In the remainder of this post, available turnkey solutions for gasoline, diesel, and jet fuel are outlined which have been developed according to the NIRS implementation guidelines of ASTM E1655 (method development), ASTM D6122 (method validation), and ASTM D8340 (results validation). Afterward is a discussion about the return on investment (ROI) of using NIRS as an alternative to the CFR Engine.
NIRS expedites and simplifies fuel quality control
Without high quality fuels (e.g., gasoline, diesel, and jet fuel), our daily lives would look much different. At the end of the production process as well as at various steps in the distribution chain, the quality of the product needs to be determined. Typically, key quality parameters such as RON/MON (research and motor octane numbers), cetane index, and flash point are determined in the laboratory by chemical and physical methods. These methods not only incur high running costs but they are also quite time consuming.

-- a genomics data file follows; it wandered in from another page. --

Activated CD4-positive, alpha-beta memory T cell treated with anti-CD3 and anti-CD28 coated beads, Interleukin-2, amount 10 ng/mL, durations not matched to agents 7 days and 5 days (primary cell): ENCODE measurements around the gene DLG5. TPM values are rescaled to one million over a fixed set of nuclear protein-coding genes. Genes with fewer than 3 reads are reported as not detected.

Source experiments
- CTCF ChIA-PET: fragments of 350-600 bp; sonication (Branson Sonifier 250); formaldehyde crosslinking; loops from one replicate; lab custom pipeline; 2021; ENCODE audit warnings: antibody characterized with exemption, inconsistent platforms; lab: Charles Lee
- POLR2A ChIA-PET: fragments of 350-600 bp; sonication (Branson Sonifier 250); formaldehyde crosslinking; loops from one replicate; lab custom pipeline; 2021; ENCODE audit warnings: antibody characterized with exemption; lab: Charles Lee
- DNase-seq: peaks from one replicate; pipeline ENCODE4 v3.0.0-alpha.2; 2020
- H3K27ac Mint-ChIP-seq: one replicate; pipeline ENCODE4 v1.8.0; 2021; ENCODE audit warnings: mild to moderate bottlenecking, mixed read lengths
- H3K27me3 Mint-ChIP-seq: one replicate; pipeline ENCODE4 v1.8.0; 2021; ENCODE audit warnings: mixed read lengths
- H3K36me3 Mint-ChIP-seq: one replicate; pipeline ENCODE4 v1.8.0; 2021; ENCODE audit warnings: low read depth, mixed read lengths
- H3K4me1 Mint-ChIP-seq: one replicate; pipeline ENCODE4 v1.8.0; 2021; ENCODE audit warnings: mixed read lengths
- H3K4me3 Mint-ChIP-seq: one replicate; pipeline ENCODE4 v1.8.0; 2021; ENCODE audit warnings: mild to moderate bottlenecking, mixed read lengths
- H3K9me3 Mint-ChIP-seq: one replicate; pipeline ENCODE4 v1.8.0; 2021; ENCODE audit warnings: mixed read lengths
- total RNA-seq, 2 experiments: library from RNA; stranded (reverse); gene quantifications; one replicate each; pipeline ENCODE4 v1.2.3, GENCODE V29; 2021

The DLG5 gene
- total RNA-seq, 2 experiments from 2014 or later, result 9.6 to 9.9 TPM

NIRS on the other hand requires neither chemicals nor sample preparation. This technique can even be used by non-technical people (no chemistry degree necessary) and it provides results in less than a minute. Furthermore, multiple chemical and physical parameters can be determined simultaneously. The combined benefits of this technology make NIRS the ideal solution for many daily QA/QC measurements or ad-hoc at-line analysis.
Turnkey solutions: available pre-calibrations for gasoline, diesel, and jet fuel
Table 1 lists all constituents covered by the pre-calibrations for these different fuels. Click on the fuel type in the table to learn more about its pre-calibrations offered by Metrohm.
Table 1. Pre-calibrations available for a variety of key quality parameters in gasoline, diesel, and jet fuel.